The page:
For the last couple of months I have been confined to a terrible, horrible place…my own mind. I haven’t written. I haven’t danced. I’ve hardly left the house. I haven’t been participating in life around me. I haven’t done much of anything except medicate to keep from going completely insane. I’m sick. I’m bored. Yet I’m so internally busy I don’t have much time for anything else except thinking. Thinking is a dangerous and slippery slope for me to try to navigate. My brain has always naturally gone to the darkness. It rejoices there and takes comfort. But I, as a complete person, do not. I am constantly reminding myself that, the darkness is not me and I will not be defined by it. I am fighting to retain my courage and to fight against the darkness in me.
Prior to beginning my new dosing cycle at the beginning of December, I was feeling pretty good (all things considered.) I was trying to stay busy and keep myself occupied with friends and family and activities. I felt fulfilled and was happier than I had been in a very long time. I was still having really bad days but they were far and few between. I was trying to regain “life” from within and to participate in the world around me. I was planning for the future and I was hopeful again. I knew that things would not stay that way forever, my dosing was changing and I would again, be even sicker because they were hitting me hard in my new dosing plan. I thought this would be physical. I’ve had a lot of practice with physical pain, that I can handle. What I was not prepared for is how hard dosing would be on me mentally.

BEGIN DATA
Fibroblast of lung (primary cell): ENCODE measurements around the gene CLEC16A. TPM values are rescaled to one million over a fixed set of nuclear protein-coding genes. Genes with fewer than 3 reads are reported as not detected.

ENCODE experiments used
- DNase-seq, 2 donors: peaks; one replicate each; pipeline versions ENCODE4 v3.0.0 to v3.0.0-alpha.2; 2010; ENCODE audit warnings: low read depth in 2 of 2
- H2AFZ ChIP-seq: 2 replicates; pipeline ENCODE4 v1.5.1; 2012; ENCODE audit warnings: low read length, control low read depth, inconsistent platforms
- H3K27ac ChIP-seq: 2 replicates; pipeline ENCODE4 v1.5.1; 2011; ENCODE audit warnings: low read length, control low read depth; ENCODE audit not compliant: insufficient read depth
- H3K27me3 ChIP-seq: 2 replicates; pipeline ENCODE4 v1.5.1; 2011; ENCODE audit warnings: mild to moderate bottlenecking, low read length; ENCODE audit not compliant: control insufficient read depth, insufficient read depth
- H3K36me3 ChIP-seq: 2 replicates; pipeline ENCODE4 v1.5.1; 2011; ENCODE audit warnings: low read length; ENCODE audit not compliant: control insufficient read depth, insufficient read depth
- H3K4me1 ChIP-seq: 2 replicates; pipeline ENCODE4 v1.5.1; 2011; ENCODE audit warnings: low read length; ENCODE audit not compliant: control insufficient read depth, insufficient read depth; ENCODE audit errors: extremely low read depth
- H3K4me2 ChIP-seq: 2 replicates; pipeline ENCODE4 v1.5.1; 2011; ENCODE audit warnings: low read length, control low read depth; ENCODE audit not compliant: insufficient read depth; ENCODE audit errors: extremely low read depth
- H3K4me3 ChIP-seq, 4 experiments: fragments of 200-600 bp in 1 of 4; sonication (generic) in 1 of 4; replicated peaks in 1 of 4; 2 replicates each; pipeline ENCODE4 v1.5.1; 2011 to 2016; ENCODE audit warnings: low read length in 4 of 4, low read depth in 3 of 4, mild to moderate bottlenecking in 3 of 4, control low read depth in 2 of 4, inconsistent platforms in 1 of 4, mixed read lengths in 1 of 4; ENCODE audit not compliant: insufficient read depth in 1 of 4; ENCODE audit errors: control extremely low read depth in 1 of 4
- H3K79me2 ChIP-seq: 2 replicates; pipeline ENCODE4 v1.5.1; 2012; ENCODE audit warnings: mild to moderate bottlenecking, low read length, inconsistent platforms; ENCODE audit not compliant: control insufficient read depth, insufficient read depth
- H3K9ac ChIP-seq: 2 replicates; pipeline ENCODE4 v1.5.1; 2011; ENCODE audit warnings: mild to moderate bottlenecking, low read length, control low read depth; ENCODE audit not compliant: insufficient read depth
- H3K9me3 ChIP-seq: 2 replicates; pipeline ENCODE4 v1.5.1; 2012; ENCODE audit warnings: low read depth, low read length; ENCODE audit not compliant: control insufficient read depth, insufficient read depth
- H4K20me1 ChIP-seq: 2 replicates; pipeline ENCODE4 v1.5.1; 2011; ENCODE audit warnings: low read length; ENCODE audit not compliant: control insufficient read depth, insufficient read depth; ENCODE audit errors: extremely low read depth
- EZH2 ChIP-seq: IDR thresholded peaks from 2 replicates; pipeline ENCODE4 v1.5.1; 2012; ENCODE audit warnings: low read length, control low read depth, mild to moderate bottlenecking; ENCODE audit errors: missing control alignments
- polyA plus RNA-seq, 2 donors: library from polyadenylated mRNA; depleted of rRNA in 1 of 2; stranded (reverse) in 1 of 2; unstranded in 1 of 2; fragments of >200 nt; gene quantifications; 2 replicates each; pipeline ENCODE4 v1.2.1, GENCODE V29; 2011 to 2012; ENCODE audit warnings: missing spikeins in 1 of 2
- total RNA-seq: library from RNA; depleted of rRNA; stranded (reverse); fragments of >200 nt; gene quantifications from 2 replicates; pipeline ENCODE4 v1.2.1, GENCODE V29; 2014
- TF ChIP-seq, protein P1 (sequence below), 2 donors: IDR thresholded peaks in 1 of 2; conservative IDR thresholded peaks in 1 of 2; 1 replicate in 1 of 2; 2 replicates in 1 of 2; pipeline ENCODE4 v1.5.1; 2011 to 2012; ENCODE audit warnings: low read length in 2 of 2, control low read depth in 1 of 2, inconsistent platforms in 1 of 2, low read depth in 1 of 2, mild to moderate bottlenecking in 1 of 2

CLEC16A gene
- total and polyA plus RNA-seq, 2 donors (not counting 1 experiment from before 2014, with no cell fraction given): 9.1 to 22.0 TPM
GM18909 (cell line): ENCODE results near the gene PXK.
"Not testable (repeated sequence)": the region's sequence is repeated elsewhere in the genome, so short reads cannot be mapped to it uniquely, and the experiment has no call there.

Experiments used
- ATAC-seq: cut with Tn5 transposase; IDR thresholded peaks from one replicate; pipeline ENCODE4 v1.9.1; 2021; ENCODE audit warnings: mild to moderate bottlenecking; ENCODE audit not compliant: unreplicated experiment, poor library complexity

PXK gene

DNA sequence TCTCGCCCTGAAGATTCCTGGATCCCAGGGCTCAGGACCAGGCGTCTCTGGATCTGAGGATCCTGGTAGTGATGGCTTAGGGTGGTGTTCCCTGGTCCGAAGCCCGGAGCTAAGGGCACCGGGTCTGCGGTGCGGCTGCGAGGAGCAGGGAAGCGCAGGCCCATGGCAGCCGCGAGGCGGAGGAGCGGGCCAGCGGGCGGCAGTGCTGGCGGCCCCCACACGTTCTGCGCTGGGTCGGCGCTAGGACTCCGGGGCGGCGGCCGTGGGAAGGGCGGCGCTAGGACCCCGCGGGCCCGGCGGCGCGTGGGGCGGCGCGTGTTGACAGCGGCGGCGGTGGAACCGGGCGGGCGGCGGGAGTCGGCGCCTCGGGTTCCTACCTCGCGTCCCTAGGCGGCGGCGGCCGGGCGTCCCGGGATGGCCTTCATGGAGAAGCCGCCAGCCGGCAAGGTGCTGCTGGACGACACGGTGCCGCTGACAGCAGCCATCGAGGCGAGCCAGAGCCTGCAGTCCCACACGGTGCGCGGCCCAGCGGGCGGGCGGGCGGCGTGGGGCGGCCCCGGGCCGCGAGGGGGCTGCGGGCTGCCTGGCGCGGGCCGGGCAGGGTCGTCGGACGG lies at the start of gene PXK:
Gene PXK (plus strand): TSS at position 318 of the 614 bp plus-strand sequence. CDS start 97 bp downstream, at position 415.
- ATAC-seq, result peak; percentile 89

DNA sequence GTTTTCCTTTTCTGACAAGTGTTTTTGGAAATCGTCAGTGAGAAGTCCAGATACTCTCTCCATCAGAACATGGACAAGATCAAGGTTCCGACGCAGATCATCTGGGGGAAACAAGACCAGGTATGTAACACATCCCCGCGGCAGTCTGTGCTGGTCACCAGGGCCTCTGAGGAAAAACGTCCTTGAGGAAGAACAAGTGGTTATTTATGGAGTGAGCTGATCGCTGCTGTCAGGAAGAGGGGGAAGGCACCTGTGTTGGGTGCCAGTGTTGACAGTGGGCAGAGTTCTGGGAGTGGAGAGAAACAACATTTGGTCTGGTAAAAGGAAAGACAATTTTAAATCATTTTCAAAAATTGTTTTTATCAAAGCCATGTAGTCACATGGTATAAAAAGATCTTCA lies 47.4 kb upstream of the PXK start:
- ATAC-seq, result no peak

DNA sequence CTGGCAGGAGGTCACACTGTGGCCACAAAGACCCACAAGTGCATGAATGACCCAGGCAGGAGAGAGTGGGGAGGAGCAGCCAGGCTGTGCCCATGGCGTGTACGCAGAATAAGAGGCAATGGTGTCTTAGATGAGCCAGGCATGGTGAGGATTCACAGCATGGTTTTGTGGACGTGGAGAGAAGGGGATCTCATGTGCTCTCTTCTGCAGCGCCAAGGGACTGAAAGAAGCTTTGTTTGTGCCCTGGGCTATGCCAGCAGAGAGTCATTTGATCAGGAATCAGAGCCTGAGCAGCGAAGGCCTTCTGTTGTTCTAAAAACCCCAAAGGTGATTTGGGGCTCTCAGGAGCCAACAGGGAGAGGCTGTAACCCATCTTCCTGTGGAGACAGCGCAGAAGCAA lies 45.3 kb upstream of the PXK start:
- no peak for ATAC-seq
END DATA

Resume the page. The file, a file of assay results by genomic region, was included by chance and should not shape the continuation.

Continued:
The best way I can describe my journey is to compare it to a bonfire. When you first light a fire the flames burn wild and in a fit of chaos, the heat is intense. Once lit, the fire settles into a dancing flame and the heat becomes steady and you become accustomed to it. And then…you stoke the fire and it becomes wild, chaotic and unruly again. My fire was lit when treatment began. Throughout treatment, the fire has been stoked many times and I’ve adjusted (it’s never been easy but this has been mentally more grueling and prolonged than any other period (minus “24 hours in hell.”)) This time, my body is stronger but treatment has been aimed at my brain, the last stronghold for my diseases. Not only is the fire being stoked but the hot poker has been jammed straight into the deepest parts of my brain and held there to “burn away” the sickness while new fuel is added to the fire. This is wreaking havoc in places I didn’t even know existed within me. My brain is ablaze and I’m trying to put it out.
Every fear, insecurity, every negative thought has crept into the “Lymelight” at some point or another recently. It’s a constant barrage of bad that I am fighting every second of every day. With winter now in full force, the dreary days are only adding fuel to the fire. I accept that on dosing days, I have to medicate to stay in bed or on the couch to let the dosing meds do their job and to conserve my energy for my body to fight the diseases. The ups and downs of the weather are not being kind to my body but they are just as devastating to my mental condition. I can’t get outside the way I used to and while I know that spring is only a couple of months away, that seems like an eternity right now. I take comfort in the earth and outdoors. It makes me feel connected to a higher power and to the world around me. Stuck in the 4 walls surrounding me leaves me feeling alone and isolated and disconnected. I don’t have enough I can physically or mentally do that will keep me busy and distracted. I’ve been praying for snow so that I can get outside and do something. I know this sounds completely asinine because the precipitation will cause me more physical pain and add to that the shoveling that goes with it, really overdoing it on my body, but it’s being outside and taking in the beauty and feeling alive again. All in all, it’s a bad situation that just can’t be changed right now. So I’m doing all that I have to just to make it through each day.